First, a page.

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Drinking Water Via Reverse Osmosis Process

written by: Hiro1945 • edited by: Hiro1945 • updated: 12/31/2009

We have learnt in the earlier articles about different types of filtration including membrane filtration as well as Reverse Osmosis. In this article we learn how does reverse osmosis process work, and pre-treatment as well as post-treatment required to get the product water of required quality.

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    Fresh Water Generation by Reverse Osmosis

    Introduction

    Reverse Osmosis process has been explained in the earlier article. It requires the Raw Water to be pumped across the Semi-permeable Membrane at a pressure in excess of its Osmotic Pressure which depends on the extent of dissolved impurities in the Raw Water. Raw Water can be Seawater, Brackish Water or Effluent Water. Depending on the quality of Raw Water, a pretreatment is required to be done on the Raw Water before starting the actual Reverse Osmosis process. We shall consider here Seawater as Raw Water.

    Fresh Water Generation Process

    The Pre-Treatment

    The Seawater may contain suspended impurities liable to damage the delicate Semi-permeable Membranes made of polymer materials. The suspended impurities from Seawater are removed using micro filters. Any colloidal type suspended impurities may require ultra filtration as pre-treatment using Semi-permeable Membranes of that type.

    Some polymer materials for membranes like Polyamide are adversely affected by any Chlorine in Raw water. Therefore, if there is any Chlorine in the Seawater, it must be eliminated by pre-treatment. The condition of Raw Water prior to processing by Reverse Osmosis should be crystal clear free of suspended impurities and Chlorine.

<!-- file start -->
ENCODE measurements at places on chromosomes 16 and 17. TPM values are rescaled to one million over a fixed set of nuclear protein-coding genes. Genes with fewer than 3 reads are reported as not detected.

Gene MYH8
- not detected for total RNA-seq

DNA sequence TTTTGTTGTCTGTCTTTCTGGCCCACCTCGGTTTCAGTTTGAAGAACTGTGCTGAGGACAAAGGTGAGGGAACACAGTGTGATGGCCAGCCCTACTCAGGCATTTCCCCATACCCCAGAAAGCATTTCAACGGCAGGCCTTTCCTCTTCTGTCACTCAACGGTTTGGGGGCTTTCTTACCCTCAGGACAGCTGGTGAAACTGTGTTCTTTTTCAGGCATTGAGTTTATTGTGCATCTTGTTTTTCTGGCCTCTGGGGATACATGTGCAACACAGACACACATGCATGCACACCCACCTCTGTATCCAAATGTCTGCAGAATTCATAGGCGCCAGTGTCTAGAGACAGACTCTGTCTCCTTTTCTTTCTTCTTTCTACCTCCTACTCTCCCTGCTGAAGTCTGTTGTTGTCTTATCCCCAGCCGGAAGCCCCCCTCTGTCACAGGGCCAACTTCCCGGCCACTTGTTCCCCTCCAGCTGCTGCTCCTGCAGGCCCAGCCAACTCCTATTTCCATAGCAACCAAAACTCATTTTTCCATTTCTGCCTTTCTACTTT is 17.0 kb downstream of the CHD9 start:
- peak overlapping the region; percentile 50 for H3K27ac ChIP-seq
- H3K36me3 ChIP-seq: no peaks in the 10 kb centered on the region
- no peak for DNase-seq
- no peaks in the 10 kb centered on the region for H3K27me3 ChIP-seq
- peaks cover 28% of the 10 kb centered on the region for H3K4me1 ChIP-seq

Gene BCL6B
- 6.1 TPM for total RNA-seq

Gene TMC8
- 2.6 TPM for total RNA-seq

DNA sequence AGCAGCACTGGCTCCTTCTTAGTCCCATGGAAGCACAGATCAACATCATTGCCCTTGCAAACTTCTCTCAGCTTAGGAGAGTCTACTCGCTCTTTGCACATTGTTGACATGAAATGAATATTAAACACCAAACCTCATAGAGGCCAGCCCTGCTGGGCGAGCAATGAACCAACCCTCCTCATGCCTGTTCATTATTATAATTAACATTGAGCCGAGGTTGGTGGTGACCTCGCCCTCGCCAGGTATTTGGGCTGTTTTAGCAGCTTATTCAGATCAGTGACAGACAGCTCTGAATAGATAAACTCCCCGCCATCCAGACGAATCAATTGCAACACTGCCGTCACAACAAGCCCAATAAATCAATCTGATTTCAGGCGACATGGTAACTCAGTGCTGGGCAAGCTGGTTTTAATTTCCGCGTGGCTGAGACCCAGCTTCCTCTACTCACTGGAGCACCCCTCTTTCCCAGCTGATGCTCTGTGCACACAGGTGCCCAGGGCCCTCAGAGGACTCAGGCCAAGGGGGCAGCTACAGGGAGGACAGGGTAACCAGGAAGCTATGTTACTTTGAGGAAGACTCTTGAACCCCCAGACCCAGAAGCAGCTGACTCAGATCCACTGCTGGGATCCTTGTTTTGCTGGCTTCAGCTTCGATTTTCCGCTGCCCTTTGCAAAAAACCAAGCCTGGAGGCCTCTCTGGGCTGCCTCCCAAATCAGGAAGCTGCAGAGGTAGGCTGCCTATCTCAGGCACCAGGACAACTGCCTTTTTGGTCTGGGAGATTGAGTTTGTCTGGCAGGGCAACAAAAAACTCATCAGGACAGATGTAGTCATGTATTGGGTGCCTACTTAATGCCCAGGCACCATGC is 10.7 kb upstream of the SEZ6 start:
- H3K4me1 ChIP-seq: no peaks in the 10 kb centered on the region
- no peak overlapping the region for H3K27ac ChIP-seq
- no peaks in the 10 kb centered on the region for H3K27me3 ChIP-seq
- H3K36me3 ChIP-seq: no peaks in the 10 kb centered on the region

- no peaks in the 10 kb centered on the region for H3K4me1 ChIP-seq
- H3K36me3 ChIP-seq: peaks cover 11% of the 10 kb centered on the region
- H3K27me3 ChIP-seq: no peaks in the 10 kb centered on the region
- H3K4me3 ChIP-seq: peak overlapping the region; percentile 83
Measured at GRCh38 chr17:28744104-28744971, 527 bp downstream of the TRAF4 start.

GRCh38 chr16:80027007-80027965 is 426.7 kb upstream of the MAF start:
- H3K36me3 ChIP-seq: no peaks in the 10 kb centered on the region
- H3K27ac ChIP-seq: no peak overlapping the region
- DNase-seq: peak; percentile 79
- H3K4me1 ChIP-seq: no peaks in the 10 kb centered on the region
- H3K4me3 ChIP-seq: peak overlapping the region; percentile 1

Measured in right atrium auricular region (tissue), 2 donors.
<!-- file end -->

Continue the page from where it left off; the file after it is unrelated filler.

Reverse Osmosis Process

    Reverse Osmosis Process The pre-treated Seawater is then pumped into a number of pressure vessels, depending on the capacity of the plant, containing Semi-permeable Membrane in form of cylindrical roll cartridges. Each of the pressure vessels has one inlet and two outlets. Seawater enters from inlet and divides into two streams for two outlets namely clean fresh water also termed Permeate and the concentrated Seawater (Brine) which is discarded to sea.

    Reverse Osmosis Process

    Reverse Osmosis Membrane Cartridge 

    The Seawater enters the vessels at high pressure (usually from 50 to 70 bar, depending on the concentration of Seawater.

    Permeate quality (i.e. salt content in the product water) depends on the characteristics of the Semi-Permeable Membranes. The membranes are available with salt rejection rates ranging up to 99.9% in which single stage process removes the complete salt content. Alternately, the process can be carried out in two stages if membranes with high salt rejection rate are not available.

    Reverse Osmosis Membrane Cartridge

    The Post-Treatment

    The Permeate (product water) from the above process may contain small quantities of dissolved salts and is suitable as drinking water if the salt content is below 250 ppm, well within the WHO limit. However, if the water is to be used for boiler feed, it has to be completely free from salts and the product water may require further treatment to get rid of small quantities of salts by Ion Exchange Treatment.